EDPS issues a reprimand to the European Border and Coast Guard Agency (Frontex) for moving to the cloud without proper data protection assessment
On 1 April 2022, the EDPS reprimanded the European Border and Coast Guard Agency (Frontex) for a breach of the Data Protection Regulation (EU) 2018/1725, applicable to Union institutions, offices, bodies and agencies.
The EDPS found that Frontex moved to the cloud without a timely, exhaustive assessment of the data protection risks and without the identification of appropriate mitigating measures or relevant safeguards for processing. Frontex also failed to demonstrate the necessity of the planned cloud services, as it has not shown that the chosen solution (“Microsoft 365”) was the outcome of a thorough process whereby the existence of data protection compliant, alternative products and services meeting Frontex’s specific needs were assessed. In addition, Frontex failed to demonstrate that it limited Microsoft’s collection of personal data to what is necessary, based on an identified legal basis and established purposes. Frontex therefore breached the accountability principle as well as its obligations as a controller and the requirements of data protection by design and by default.
In addition to the reprimand, the EDPS ordered Frontex to review its Data Protection Impact Assessment and the Record of Processing activities relating to the processing of personal data in cloud services.
Wojciech Wiewiórowski, EDPS, said: “It is the controller’s responsibility towards the competent authority and towards the individuals whose data is processed to clearly identify the activities requiring the processing of personal data and to assess the impact on individuals’ fundamental rights. This analysis must be carried out properly before taking any decisions to process personal data. Any choice should be guided by the consideration of the necessity of the technology and tools used, and by thoroughly investigating whether less- risky alternatives exist.”
The EDPS investigation was launched after Frontex communicated its decision to move all of its IT services into a hybrid cloud (consisting of Microsoft Office 365, Amazon Web Services (AWS), and Microsoft Azure) in the context of the implementation of the new Frontex Regulation. It focused on the Frontex’s obligation to comply with the principle of accountability under Article 4(2) of the Regulation as well as with the obligations under Article 26 (‘Responsibility of the controller’) and Article 27 (‘Data protection by design and by default’) of Regulation (EU) 2018/1725.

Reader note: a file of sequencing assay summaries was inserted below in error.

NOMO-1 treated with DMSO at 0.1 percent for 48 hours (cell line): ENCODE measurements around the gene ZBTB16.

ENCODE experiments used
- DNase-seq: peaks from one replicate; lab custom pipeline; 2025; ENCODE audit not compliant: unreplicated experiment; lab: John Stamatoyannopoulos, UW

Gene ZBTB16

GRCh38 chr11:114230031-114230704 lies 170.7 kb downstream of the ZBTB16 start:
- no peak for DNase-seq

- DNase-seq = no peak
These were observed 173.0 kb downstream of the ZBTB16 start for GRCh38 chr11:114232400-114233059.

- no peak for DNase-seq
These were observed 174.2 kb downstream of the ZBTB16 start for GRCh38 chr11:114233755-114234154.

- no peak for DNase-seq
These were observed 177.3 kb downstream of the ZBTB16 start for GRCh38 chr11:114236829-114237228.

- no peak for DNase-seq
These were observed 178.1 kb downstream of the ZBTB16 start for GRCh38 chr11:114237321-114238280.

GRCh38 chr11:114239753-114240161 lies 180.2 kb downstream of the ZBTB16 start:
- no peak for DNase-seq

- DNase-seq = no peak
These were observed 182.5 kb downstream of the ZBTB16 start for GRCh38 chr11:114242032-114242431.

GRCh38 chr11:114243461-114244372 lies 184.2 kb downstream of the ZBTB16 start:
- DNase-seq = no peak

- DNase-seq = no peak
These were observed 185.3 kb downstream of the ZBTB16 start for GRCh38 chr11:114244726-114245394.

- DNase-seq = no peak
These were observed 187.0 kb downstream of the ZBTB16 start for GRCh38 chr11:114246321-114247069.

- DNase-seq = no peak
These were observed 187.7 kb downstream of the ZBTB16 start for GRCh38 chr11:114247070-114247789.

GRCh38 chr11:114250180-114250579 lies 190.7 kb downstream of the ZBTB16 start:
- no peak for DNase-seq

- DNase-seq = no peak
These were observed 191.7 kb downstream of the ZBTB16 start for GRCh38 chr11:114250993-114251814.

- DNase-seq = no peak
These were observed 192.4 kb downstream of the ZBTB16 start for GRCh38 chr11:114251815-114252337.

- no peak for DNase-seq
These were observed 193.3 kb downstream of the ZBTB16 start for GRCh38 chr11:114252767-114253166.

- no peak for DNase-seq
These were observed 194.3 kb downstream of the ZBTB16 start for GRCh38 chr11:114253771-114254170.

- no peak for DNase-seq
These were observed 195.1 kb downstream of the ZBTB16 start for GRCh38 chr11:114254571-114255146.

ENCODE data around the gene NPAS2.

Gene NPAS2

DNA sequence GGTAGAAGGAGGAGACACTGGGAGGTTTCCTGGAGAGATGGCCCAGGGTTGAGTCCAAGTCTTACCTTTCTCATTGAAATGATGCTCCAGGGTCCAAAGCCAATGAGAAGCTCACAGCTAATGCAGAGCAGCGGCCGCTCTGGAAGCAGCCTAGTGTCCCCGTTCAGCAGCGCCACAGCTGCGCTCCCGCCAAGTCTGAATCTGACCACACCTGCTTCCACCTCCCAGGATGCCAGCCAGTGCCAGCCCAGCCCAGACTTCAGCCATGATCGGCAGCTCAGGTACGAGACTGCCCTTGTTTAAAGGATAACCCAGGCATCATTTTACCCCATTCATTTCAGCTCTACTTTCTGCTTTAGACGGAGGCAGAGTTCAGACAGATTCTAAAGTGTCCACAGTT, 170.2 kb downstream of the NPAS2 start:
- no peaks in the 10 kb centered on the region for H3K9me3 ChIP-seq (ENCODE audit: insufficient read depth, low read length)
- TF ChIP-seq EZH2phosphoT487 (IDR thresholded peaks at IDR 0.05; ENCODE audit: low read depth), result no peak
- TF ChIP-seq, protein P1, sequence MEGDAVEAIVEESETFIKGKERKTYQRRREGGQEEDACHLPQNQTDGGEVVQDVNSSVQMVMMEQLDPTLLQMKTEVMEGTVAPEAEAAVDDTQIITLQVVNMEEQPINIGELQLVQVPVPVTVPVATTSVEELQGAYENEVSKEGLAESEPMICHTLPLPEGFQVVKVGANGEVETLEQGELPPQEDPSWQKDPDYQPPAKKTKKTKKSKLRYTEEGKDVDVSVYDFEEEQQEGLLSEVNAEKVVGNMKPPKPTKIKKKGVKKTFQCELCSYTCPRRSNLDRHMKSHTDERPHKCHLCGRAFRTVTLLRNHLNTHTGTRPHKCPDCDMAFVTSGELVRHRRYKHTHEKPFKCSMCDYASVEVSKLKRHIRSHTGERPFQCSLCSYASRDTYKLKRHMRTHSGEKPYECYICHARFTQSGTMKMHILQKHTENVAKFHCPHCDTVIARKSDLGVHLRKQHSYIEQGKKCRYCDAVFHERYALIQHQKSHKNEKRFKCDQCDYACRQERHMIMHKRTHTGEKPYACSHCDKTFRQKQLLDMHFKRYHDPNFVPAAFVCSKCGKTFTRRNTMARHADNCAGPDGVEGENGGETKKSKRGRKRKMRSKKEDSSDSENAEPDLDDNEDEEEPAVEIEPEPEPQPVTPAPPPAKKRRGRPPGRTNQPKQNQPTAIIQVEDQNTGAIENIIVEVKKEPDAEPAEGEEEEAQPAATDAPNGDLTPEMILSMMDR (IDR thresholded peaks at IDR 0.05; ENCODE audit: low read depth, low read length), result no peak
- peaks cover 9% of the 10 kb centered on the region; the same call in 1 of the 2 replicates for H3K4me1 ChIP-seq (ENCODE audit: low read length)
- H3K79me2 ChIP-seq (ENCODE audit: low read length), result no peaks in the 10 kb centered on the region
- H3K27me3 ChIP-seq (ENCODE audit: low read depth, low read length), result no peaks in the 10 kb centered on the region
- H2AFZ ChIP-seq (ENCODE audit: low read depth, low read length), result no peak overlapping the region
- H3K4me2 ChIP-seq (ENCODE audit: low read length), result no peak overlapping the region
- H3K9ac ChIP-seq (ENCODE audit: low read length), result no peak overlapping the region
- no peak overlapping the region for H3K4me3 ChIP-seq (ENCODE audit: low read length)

Other elements, such as the analysis of the underlying contracts or the lawfulness of transfers to non-EU/EEA countries were not in scope of this investigation. These latter elements are the object of two other ongoing EDPS investigations on the use of cloud services following the Schrems II judgment, one regarding the use of cloud services provided by Amazon Web Services and Microsoft under Cloud II contracts by European Union institutions, bodies and agencies (EUIs), and one regarding the use of Microsoft Office 365 by the European Commission. These investigations are part of the EDPS’ strategy for EU institutions to comply with the “Schrems II” Judgement so that ongoing and future international transfers are carried out according to EU data protection law.
The rules for data protection in the EU institutions, as well as the duties of the European Data Protection Supervisor (EDPS), are set out in Regulation (EU) 2018/1725.
The EDPS is the independent supervisory authority with responsibility for monitoring the processing of personal data by the EU institutions and bodies, advising on policies and legislation that affect privacy and cooperating with similar authorities to ensure consistent data protection. Our mission is also to raise awareness on risks and protect people’s rights and freedoms when their personal data is processed.
Frontex Regulation: Regulation (EU) 2019/1896 of the European Parliament and of the Council of 13 November 2019 on the European Border and Coast Guard. Section 2 of Chapter IV established rules on the processing of personal data by the European Border and Coast Guard.
Wojciech Wiewiórowski (EDPS), was appointed by a joint decision of the European Parliament and the Council to serve a five-year term, beginning on 6 December 2019.
About EDPS investigations: We conduct investigations on our own initiative or on the basis of a complaint. We have extensive powers to access all personal data, information and documents, which are necessary for our investigations, and to access premises, including any data processing equipment and means, in case an on-site investigation is needed. An investigation can be of a general nature, such as our survey on compliance with data protection rules in the EU institutions, which we conduct every two years. We also conduct more targeted investigations on specific subjects, for instance video surveillance in the EU institutions. More information can be found on the EDPS website here.